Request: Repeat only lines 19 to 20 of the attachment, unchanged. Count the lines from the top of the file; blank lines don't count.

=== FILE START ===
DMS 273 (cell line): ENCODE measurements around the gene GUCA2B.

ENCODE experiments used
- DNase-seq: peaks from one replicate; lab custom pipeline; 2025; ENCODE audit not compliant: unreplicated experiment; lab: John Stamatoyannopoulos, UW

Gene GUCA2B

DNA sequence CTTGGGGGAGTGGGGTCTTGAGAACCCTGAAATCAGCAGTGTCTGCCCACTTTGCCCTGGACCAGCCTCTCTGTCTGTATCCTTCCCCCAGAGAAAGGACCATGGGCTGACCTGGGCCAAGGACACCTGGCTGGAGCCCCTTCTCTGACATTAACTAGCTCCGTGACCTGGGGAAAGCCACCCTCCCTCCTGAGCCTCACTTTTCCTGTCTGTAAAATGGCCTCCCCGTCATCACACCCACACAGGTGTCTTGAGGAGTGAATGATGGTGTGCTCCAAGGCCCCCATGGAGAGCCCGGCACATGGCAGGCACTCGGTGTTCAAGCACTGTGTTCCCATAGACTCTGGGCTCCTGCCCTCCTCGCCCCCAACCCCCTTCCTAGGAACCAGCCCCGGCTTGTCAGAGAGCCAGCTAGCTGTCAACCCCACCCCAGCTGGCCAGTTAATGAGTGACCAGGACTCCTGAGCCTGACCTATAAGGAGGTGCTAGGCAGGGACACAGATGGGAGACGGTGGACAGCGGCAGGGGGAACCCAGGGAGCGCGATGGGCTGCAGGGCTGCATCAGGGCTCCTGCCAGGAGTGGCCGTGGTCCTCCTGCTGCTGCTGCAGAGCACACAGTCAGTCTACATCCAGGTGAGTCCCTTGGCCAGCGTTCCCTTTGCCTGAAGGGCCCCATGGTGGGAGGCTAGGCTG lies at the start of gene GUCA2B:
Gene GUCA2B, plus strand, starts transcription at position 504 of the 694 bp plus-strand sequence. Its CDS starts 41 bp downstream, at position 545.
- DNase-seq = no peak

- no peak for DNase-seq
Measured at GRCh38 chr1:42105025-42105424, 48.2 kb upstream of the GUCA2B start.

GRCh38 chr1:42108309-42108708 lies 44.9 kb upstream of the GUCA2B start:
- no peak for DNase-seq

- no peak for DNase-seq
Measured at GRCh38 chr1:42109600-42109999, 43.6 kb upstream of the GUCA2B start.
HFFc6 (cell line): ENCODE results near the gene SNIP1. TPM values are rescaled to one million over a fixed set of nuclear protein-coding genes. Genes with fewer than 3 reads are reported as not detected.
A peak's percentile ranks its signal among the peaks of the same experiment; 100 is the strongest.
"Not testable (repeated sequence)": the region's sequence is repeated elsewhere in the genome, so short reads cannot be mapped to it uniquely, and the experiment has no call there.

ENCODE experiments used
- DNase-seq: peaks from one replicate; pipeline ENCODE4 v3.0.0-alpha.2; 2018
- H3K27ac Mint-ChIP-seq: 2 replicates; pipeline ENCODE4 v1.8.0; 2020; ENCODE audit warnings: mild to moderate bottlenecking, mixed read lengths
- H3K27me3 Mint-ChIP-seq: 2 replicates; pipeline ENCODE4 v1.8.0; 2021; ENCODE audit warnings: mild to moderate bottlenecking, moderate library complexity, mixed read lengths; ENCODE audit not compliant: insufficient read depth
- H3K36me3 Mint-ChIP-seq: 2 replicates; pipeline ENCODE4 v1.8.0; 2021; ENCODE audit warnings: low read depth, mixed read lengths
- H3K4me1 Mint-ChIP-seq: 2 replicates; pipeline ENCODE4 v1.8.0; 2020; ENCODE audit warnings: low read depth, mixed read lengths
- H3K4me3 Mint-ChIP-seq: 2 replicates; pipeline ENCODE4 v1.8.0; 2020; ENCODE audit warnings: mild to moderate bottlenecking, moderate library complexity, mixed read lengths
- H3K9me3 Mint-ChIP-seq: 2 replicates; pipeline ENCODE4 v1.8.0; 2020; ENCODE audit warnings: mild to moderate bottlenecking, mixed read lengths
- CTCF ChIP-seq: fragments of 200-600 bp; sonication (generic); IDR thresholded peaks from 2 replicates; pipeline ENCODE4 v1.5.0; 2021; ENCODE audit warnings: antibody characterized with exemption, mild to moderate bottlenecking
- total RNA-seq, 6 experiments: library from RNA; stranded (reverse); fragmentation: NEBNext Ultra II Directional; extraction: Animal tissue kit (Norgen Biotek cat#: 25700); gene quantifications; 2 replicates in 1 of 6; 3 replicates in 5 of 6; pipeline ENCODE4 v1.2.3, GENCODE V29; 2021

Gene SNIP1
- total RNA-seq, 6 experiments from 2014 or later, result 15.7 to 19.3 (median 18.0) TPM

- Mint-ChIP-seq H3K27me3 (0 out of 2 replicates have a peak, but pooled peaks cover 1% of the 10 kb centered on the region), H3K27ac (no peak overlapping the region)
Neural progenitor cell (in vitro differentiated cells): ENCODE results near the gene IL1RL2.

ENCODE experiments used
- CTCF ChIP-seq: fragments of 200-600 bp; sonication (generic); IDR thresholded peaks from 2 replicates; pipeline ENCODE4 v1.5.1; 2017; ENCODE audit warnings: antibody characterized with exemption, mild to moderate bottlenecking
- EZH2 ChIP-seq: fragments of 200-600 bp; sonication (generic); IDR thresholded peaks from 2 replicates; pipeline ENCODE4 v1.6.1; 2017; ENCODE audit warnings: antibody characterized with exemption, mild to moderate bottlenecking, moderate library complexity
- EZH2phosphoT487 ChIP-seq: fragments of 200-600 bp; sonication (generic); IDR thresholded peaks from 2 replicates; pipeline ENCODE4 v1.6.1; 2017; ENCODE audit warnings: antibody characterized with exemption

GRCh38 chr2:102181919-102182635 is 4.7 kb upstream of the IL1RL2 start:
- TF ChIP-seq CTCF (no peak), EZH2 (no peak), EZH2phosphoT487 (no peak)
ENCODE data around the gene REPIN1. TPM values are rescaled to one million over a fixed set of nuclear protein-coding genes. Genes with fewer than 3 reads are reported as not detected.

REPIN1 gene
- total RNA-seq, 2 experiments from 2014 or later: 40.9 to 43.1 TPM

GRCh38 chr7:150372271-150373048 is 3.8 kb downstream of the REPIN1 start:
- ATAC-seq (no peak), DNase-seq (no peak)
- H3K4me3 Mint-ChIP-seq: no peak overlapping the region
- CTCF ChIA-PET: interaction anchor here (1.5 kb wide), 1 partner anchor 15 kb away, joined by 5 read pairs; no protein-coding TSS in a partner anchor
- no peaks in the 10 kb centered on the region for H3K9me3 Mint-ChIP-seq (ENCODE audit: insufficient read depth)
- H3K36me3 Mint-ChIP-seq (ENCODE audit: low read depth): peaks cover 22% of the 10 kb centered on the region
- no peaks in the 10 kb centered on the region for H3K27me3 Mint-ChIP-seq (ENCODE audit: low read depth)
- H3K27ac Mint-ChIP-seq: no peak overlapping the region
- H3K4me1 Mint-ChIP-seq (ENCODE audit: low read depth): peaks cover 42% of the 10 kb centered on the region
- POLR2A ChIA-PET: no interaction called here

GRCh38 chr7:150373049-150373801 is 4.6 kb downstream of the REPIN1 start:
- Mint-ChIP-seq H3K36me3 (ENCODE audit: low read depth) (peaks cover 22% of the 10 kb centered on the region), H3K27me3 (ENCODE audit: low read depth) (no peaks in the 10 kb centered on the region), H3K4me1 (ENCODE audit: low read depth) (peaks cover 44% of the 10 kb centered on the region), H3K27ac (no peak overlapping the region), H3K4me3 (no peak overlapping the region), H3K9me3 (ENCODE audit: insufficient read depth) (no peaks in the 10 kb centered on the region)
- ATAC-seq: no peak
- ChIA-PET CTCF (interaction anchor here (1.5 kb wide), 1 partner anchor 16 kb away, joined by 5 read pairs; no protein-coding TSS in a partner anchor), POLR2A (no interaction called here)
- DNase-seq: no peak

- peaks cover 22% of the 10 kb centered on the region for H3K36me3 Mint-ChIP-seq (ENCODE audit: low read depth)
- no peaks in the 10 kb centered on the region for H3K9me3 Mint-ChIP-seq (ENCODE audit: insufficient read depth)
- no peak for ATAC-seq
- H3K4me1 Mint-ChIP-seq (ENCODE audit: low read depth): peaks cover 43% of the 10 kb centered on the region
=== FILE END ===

- H3K27ac Mint-ChIP-seq: 2 replicates; pipeline ENCODE4 v1.8.0; 2020; ENCODE audit warnings: mild to moderate bottlenecking, mixed read lengths
- H3K27me3 Mint-ChIP-seq: 2 replicates; pipeline ENCODE4 v1.8.0; 2021; ENCODE audit warnings: mild to moderate bottlenecking, moderate library complexity, mixed read lengths; ENCODE audit not compliant: insufficient read depth